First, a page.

“The Creation”, Trio for Erhu, Cello, and Piano

I’ve recently completed a new chamber piece for erhu, cello and piano which I am very excited to share with you! This is my first time writing for erhu and it has been a wonderful experience getting to know this beautiful instrument. The piece will be performed live in Longbeach later this year by members of the Los Angeles Composers Collective.

Program notes:

“The Creation”, Trio for Erhu, Cello, and Piano, is a musical story of the creation of the world as depicted in the Book of Genesis. The three instruments playing the one musical composition represent the one God in three Persons. In Genesis, it is these three persons that create the world and in the music it is the three instruments together that depict the creation and bring to our minds the world being made.

The erhu is an ancient Chinese instrument and what is interesting about its inclusion in this piece is the fact that it is believed to have originated in central Asia. Some people also believe that the original Eden was located somewhere in Asia. I’ve employed both an ancient Chinese sound and a modern western one with the goal in mind to join the two, hand in hand, in a cohesive whole.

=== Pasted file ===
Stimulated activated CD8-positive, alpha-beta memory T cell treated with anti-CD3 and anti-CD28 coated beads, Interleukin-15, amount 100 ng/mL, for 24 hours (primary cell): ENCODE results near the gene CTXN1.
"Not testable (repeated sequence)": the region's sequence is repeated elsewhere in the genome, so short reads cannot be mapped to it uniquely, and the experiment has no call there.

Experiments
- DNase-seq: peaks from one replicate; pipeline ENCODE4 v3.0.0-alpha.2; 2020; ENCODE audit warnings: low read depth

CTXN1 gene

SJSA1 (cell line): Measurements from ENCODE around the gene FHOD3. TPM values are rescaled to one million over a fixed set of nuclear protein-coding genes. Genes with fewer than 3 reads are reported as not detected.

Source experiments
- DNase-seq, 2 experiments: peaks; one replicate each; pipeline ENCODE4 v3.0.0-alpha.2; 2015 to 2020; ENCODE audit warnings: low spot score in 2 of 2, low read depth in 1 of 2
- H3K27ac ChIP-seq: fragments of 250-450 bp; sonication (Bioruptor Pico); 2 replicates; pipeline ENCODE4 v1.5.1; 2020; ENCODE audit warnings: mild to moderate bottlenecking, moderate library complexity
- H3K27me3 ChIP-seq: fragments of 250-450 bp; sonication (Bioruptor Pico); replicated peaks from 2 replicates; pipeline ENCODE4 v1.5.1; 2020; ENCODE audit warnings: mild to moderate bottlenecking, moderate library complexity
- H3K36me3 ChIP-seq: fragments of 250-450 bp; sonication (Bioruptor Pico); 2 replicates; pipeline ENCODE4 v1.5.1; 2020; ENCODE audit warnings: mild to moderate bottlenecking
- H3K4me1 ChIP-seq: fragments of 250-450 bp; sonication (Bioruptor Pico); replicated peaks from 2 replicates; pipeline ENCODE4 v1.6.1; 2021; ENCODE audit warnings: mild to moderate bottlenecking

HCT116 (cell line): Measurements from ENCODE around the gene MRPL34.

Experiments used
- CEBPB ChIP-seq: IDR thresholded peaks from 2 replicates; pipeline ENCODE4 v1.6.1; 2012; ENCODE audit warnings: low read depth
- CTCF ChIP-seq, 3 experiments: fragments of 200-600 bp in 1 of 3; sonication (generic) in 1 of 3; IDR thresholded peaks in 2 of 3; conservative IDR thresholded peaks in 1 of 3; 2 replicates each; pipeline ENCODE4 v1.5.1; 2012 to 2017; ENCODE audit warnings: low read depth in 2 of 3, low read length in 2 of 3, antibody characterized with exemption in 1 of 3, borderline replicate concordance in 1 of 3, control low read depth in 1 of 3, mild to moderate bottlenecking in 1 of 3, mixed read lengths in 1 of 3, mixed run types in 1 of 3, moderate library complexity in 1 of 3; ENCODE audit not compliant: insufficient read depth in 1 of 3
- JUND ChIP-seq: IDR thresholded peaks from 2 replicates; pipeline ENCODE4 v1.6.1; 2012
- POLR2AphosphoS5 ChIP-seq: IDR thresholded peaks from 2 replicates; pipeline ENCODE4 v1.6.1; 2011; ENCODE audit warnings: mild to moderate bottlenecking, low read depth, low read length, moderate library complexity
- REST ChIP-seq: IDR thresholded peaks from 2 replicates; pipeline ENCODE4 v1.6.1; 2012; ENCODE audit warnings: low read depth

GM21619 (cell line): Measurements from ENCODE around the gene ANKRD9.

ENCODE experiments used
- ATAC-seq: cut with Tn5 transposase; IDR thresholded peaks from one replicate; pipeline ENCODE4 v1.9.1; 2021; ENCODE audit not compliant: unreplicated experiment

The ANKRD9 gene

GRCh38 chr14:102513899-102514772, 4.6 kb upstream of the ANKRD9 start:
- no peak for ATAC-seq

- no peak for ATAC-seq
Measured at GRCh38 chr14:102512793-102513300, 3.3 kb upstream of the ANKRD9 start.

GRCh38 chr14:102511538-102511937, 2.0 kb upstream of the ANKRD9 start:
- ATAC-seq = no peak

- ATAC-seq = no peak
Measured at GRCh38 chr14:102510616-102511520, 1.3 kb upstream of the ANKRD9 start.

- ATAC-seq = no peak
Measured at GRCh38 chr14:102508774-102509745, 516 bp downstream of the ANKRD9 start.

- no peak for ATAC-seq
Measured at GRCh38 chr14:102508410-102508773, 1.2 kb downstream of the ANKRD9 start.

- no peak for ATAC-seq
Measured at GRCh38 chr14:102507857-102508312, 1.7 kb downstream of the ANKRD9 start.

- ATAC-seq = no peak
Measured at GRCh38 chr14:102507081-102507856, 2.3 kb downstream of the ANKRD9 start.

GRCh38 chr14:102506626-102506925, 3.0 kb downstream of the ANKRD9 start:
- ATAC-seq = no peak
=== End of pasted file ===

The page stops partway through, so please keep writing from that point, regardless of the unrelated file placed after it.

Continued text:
The piece moves through several of the major events found in Genesis. It begins with the existence of God before all things and then explores His act of creating. The piece is not made of movements so much as ideas, musical ideas which flow from one to another. They are as follows:

The Unmoved Mover
Wind Over the Deep
Birth of Light
Land and Sea
Winged Birds
Sea Monsters
Birds and Fish, Sea and Sky
Animals and Plants on Land
The Meeting of Man and Woman
The Seventh Day

The musicians have these ideas clearly labeled in their music, but the audience is allowed and encouraged to use their imagination to see in their mind’s eye what is taking place. This is not meant to be a play-by-play depiction of Genesis but is rather an exploration into the act of creation that, when we look around at the wonders of the natural world and at ourselves, we know took place at some point in time, an act that again took place, in imitation of the original creation, during the composition of this music.


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